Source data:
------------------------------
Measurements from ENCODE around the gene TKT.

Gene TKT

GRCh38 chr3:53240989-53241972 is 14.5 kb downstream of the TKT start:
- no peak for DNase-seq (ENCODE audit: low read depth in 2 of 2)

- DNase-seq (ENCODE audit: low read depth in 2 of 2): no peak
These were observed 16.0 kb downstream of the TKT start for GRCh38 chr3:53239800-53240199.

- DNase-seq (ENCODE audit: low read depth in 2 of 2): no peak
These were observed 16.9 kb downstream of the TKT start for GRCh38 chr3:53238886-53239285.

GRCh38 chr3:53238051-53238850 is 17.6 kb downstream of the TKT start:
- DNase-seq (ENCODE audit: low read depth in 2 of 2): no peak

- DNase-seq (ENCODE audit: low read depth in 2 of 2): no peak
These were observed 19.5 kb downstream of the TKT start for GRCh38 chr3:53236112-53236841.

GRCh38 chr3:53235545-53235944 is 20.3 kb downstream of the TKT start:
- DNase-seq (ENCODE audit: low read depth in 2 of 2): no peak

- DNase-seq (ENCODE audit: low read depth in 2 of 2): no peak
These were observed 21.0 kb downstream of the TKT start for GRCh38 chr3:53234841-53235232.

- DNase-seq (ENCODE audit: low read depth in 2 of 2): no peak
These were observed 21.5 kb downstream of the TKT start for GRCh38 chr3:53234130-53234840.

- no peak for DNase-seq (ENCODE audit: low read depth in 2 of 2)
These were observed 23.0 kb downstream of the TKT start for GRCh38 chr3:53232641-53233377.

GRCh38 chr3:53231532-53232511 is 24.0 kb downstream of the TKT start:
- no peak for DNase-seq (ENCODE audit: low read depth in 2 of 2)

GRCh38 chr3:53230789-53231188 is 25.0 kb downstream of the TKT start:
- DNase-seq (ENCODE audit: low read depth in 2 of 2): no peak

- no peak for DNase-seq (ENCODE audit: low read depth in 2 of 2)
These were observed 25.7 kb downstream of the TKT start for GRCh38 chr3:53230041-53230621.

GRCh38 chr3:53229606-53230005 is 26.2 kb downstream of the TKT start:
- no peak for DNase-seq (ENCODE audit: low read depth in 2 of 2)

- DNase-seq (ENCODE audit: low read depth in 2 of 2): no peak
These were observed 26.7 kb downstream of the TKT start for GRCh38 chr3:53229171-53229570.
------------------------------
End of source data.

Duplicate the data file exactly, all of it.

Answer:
Measurements from ENCODE around the gene TKT.

Gene TKT

GRCh38 chr3:53240989-53241972 is 14.5 kb downstream of the TKT start:
- no peak for DNase-seq (ENCODE audit: low read depth in 2 of 2)

- DNase-seq (ENCODE audit: low read depth in 2 of 2): no peak
These were observed 16.0 kb downstream of the TKT start for GRCh38 chr3:53239800-53240199.

- DNase-seq (ENCODE audit: low read depth in 2 of 2): no peak
These were observed 16.9 kb downstream of the TKT start for GRCh38 chr3:53238886-53239285.

GRCh38 chr3:53238051-53238850 is 17.6 kb downstream of the TKT start:
- DNase-seq (ENCODE audit: low read depth in 2 of 2): no peak

- DNase-seq (ENCODE audit: low read depth in 2 of 2): no peak
These were observed 19.5 kb downstream of the TKT start for GRCh38 chr3:53236112-53236841.

GRCh38 chr3:53235545-53235944 is 20.3 kb downstream of the TKT start:
- DNase-seq (ENCODE audit: low read depth in 2 of 2): no peak

- DNase-seq (ENCODE audit: low read depth in 2 of 2): no peak
These were observed 21.0 kb downstream of the TKT start for GRCh38 chr3:53234841-53235232.

- DNase-seq (ENCODE audit: low read depth in 2 of 2): no peak
These were observed 21.5 kb downstream of the TKT start for GRCh38 chr3:53234130-53234840.

- no peak for DNase-seq (ENCODE audit: low read depth in 2 of 2)
These were observed 23.0 kb downstream of the TKT start for GRCh38 chr3:53232641-53233377.

GRCh38 chr3:53231532-53232511 is 24.0 kb downstream of the TKT start:
- no peak for DNase-seq (ENCODE audit: low read depth in 2 of 2)

GRCh38 chr3:53230789-53231188 is 25.0 kb downstream of the TKT start:
- DNase-seq (ENCODE audit: low read depth in 2 of 2): no peak

- no peak for DNase-seq (ENCODE audit: low read depth in 2 of 2)
These were observed 25.7 kb downstream of the TKT start for GRCh38 chr3:53230041-53230621.

GRCh38 chr3:53229606-53230005 is 26.2 kb downstream of the TKT start:
- no peak for DNase-seq (ENCODE audit: low read depth in 2 of 2)

- DNase-seq (ENCODE audit: low read depth in 2 of 2): no peak
These were observed 26.7 kb downstream of the TKT start for GRCh38 chr3:53229171-53229570.